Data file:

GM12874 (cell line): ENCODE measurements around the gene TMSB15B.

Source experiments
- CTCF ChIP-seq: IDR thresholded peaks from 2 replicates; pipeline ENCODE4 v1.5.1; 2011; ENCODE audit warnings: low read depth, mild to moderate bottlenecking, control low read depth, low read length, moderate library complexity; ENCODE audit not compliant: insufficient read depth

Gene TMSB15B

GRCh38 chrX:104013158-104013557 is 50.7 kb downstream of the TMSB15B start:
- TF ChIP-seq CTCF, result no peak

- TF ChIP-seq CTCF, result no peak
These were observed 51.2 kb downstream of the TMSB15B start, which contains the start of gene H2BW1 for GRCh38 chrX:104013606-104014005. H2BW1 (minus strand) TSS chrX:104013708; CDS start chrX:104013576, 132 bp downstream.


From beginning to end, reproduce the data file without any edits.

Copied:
GM12874 (cell line): ENCODE measurements around the gene TMSB15B.

Source experiments
- CTCF ChIP-seq: IDR thresholded peaks from 2 replicates; pipeline ENCODE4 v1.5.1; 2011; ENCODE audit warnings: low read depth, mild to moderate bottlenecking, control low read depth, low read length, moderate library complexity; ENCODE audit not compliant: insufficient read depth

Gene TMSB15B

GRCh38 chrX:104013158-104013557 is 50.7 kb downstream of the TMSB15B start:
- TF ChIP-seq CTCF, result no peak

- TF ChIP-seq CTCF, result no peak
These were observed 51.2 kb downstream of the TMSB15B start, which contains the start of gene H2BW1 for GRCh38 chrX:104013606-104014005. H2BW1 (minus strand) TSS chrX:104013708; CDS start chrX:104013576, 132 bp downstream.